Ibsen’s The Lady from the Sea has surfaced onto the Donmar stage in an adaptation by Elinor Cook and directed by soon-to-be Young Vic Artistic Director Kwame Kwei-Armah.
The eponymous Lady is Ellida, daughter of a lighthouse-keeper, second wife to dependable but dull Dr. Wangel, and step-mother to his daughters Bolette and Hilde. Ellida is tormented both by the loss of their infant son and by the memory of a sailor she met in her teens, and made a pact with to marry when he returned.
Following their production of The Truth, also by Florian Zeller, the Menier Chocolate Factory, director Lindsay Posner and translator Christopher Hampton have teamed up again for the English language world premiere of The Lie.
Two middle-aged couples are living a chic upper-middle-class lifestyle in Paris, but with secrets buried just below the apparently idyllic surface.
If you’ve ever wondered whether the typical National Theatre audience is mainly comprised of liberal white Remain voters, wonder no more. The first few minutes of the press night for The Majority emphatically confirmed this to be the case. That tangential bombshell aside, The Majority is less clichéd than its National press night crowd. Rob Drummond’s new show is less a play and more a piece of storytelling with added participatory morality.
Gangsta Granny, Birmingham Stage Company’s production of David Walliams’ bestselling children’s book, has arrived in the West End. Suitable for kids aged 5 and over, the show is a perfect antidote to cries of ‘Grannies are boring!’.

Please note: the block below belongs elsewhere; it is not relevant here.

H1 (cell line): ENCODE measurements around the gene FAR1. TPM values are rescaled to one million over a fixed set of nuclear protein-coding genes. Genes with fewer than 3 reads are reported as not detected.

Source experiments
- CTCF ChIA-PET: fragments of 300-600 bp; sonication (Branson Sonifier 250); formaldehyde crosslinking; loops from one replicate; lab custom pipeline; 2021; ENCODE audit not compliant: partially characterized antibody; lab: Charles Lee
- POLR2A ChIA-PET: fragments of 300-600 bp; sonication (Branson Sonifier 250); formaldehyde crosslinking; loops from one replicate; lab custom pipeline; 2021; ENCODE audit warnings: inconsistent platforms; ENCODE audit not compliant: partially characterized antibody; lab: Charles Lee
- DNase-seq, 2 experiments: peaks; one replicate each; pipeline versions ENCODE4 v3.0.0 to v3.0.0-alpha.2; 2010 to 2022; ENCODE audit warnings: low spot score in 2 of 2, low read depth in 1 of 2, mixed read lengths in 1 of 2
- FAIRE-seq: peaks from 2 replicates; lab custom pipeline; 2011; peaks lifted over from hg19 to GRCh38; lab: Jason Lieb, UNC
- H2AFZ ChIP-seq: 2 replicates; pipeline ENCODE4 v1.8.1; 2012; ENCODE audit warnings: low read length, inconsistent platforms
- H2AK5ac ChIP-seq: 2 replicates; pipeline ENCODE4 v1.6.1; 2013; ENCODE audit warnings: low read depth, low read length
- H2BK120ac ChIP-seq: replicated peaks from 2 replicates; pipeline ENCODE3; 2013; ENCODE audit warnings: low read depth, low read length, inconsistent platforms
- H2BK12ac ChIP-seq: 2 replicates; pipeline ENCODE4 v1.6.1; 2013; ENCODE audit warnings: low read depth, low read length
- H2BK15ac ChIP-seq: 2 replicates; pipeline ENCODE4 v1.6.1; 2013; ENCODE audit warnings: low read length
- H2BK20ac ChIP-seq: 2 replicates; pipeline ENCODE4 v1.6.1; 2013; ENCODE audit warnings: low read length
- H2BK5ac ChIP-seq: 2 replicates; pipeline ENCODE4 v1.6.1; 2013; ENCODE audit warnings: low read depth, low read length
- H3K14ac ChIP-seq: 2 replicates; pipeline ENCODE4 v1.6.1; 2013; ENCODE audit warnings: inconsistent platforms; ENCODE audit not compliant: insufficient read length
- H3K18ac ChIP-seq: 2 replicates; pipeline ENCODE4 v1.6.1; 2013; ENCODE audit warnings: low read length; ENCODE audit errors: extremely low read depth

With searingly topical timing, summer 2017 sees the Lyric Hammersmith presenting the UK premiere of Terror, a tense courtroom drama by German lawyer and writer Ferdinand von Schirach which has become something of a worldwide hit. The premise is simple enough: a trial is undertaken on stage and the whole audience is the jury, voting after all the evidence has been presented.
I’m not generally into sci-fi, but I do like to dip my toe into space now and then. My interest has been bolstered in recent months and years by things like the occasional series of Stargazing Live on BBC2 (no, I don’t fancy Professor Brian Cox) and the fact the UK currently has an actual real-life astronaut on the International Space Station in the form of the super-cool Tim Peake. This all meant that Alistair McDowall’s new play X, set on a research base on Pluto, was intriguing enough to me to make it worth a visit.
I wanted to get tickets for this show at the Edinburgh Fringe Festival last August, but was too slow off the mark (it sold out). I’d also missed it during a run at the King’s Head last year, so I was happy to hear it was returning to the Islington venue. Whilst I was under no illusion this would be a ‘pleasant’ night at the theatre, I was sure it would be an experience…